The Ethics of Tribalism

The Ethics of Tribalism

David W. Hegg

It seems certain we are destined to live in a society made up of warring tribes. Tribalism, that blind, stubborn, and aggressive allegiance to the group with whom an individual shares deep convictions, has become a leading dynamic in our time, and has given rise to the most divided and caustic national conversation in my memory. But it is not because we hold passionately to what we believe. No. The divisiveness comes from the incivility, disdain, and animosity we openly and proudly demonstrate toward those with whom we disagree.

It is no wonder tribalism has become so dominant. To begin with, we are a selfish and arrogant people. We always know what is right for us since we most often look at life through the lens of self-interest. Add to that our American desire to win at all costs, and throw in a dash of the herd mentality, and you end up with social, political, and religious tribes whose members are incapable of admitting they are ever wrong or their opponents ever right.

Given the reality we no longer are a nation that believes self-sacrifice for the benefit of others is a worthy virtue, I at least propose we bring some ethics into our tribalism. Can we at least re-establish the value of competing in a way that doesn’t lead to all out uncivil war? I propose two governing principles for all tribes and their members.

First, we need to reinstitute the ethic of respect. Respect for our opponents must not be based on whether or not they are respectable in our eyes. Rather, we must always take the high road, and recognize them as human beings, created in the image of God, and deserving of the same treatment we desire for ourselves. Disrespect never accomplishes a worthy end. Disrespect, while gathering headlines and cheers from one’s tribe, only deepens the divide and escalates incivility or worse.

Respect for other people is the foundation of civil discourse, and civil discourse is a prerequisite for any future agreement, if that ever becomes the goal. My great fear is the presence of vitriolic disrespect demonstrates a far greater problem. I greatly fear that, in some cases, warring tribes have no plans to ever agree. They only plan to annihilate all opposing voices. I tell myself this relates only to a minority of tribesmen and tribeswomen, and if that is so, a restoration of respect on the part of the majority is a greater need than ever.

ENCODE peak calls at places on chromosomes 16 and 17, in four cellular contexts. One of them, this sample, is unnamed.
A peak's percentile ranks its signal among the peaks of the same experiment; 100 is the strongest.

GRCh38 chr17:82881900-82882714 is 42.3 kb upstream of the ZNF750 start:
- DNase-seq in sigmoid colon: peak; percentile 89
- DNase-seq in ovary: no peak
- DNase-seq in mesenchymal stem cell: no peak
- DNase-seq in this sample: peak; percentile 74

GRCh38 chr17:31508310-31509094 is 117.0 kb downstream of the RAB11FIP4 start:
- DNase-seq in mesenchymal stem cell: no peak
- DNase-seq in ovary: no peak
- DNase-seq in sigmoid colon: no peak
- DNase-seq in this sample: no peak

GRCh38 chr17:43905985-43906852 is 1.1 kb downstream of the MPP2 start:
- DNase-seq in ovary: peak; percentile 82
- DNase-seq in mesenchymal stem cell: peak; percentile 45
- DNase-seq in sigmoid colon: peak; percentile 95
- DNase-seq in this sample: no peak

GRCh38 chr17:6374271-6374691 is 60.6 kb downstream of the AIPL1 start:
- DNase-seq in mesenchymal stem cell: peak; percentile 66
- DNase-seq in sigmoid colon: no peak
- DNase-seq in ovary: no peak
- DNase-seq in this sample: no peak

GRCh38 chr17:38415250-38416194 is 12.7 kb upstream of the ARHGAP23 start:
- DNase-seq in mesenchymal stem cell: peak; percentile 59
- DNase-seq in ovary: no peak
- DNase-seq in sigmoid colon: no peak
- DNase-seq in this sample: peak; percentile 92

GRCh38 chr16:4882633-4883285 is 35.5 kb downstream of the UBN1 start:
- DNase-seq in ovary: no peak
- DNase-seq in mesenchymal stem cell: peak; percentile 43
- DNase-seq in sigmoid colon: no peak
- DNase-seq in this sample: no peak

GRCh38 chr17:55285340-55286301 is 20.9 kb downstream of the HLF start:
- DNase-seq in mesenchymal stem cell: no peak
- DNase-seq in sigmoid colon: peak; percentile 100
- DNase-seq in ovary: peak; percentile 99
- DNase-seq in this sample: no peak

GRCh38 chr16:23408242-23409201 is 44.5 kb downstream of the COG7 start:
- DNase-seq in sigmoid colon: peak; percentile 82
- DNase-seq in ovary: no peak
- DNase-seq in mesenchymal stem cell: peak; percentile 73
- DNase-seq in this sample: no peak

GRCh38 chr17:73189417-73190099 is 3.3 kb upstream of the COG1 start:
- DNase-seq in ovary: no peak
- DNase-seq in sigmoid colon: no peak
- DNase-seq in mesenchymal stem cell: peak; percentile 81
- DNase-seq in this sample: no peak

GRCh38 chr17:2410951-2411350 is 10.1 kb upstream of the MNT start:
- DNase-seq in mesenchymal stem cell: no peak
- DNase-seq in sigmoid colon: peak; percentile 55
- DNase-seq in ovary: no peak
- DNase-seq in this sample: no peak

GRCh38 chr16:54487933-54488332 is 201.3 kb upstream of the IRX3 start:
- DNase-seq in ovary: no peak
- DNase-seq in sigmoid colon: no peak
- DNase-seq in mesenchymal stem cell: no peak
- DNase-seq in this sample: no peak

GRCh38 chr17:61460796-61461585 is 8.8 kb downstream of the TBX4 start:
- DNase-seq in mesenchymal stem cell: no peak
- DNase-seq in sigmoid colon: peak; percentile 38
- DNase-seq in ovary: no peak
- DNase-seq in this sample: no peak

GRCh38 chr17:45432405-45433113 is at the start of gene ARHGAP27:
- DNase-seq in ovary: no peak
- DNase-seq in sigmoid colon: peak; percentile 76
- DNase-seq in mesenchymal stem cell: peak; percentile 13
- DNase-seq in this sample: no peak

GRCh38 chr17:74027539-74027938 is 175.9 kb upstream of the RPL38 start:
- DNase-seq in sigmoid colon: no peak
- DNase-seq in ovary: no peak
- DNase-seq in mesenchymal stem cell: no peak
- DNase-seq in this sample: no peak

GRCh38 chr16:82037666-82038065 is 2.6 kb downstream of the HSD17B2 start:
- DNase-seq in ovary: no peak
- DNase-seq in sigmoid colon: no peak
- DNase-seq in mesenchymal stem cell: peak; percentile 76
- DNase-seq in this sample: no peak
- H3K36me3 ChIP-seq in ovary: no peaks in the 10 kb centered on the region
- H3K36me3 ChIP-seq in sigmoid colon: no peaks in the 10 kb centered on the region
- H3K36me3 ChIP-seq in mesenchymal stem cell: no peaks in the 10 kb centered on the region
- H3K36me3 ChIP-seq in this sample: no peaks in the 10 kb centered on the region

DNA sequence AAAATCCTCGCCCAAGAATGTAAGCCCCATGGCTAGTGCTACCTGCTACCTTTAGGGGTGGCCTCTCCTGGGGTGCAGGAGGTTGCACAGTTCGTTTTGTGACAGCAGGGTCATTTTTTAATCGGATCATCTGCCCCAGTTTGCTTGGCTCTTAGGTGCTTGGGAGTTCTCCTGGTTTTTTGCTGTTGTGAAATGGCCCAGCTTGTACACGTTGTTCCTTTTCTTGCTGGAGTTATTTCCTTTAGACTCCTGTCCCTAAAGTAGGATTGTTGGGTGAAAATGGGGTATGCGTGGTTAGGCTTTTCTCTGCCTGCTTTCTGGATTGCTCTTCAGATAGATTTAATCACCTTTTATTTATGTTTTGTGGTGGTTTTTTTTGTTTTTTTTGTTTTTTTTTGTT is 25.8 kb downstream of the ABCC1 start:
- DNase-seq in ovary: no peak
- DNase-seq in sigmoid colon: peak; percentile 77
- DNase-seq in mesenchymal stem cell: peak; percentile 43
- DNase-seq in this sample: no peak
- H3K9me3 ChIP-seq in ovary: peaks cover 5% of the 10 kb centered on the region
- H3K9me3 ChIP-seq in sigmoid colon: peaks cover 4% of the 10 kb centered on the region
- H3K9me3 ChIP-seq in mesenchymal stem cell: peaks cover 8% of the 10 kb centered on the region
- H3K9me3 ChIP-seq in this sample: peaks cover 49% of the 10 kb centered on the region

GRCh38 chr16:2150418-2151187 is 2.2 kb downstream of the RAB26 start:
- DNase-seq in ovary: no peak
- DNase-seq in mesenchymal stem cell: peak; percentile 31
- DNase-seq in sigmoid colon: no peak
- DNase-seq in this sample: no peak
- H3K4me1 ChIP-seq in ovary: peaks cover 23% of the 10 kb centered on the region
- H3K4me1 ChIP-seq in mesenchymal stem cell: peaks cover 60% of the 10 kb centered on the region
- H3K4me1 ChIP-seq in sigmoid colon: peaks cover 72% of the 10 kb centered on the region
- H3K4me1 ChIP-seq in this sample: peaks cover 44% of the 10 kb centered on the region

The second principle is objectivity. By this I mean intellectual honesty when it comes to assessing both needs and solutions. It will mean throwing self-interest aside when dealing with the failures of one’s tribe as well as the opponents’ beneficial proposals and convictions. No tribe is always right, and no opposition is always wrong, although even a casual reading of the daily headlines and columns will make it look that way.

Respect and objectivity can go a long way, but ultimately the enemy is our insatiable lust for power. Those who have it will do anything to keep it, even if it means silencing those vying to take it for themselves. The desire for power, acted out without a commitment to respect and objectivity toward both problems and people, effectively evaporates away any thought of sacrificial service and the need to work together with those who see things differently.

While I believe respect and objectivity should rule, I harbor no hope they will change the way our tribes operate. Simply put, the problem resides, not merely in the words we say or the way we say them. Our words and actions flow from our hearts, and it is there that the core problem is found. As I said above, we are a selfish and arrogant people, intent on seeing life through the lens of self-interest. We want what we want, and we want it now, and all who oppose our views must be ridiculed, indicted, or worse. What we need is not a change of behavior, but a change of heart.

Let’s face it. Pushing God to the margins, and then off the paper altogether hasn’t made us a better society. Having demolished much of the Judeo-Christian ethic upon which our democracy was founded, we are now floundering in a quicksand of our own making.

As we head into the season of thanksgiving, joy, and compassion, let’s make it a time for personal reflection as well. Despite our culture’s attempts to forsake the Divine, our hearts still long for something better than we are capable of making for ourselves.

Augustine said “You have made us for yourselves, and our hearts are restless until they find their rest in Thee.” May the upcoming holiday season provide time to assess the restlessness of our hearts, and perhaps find our way to the One who alone can both change and refresh the heart.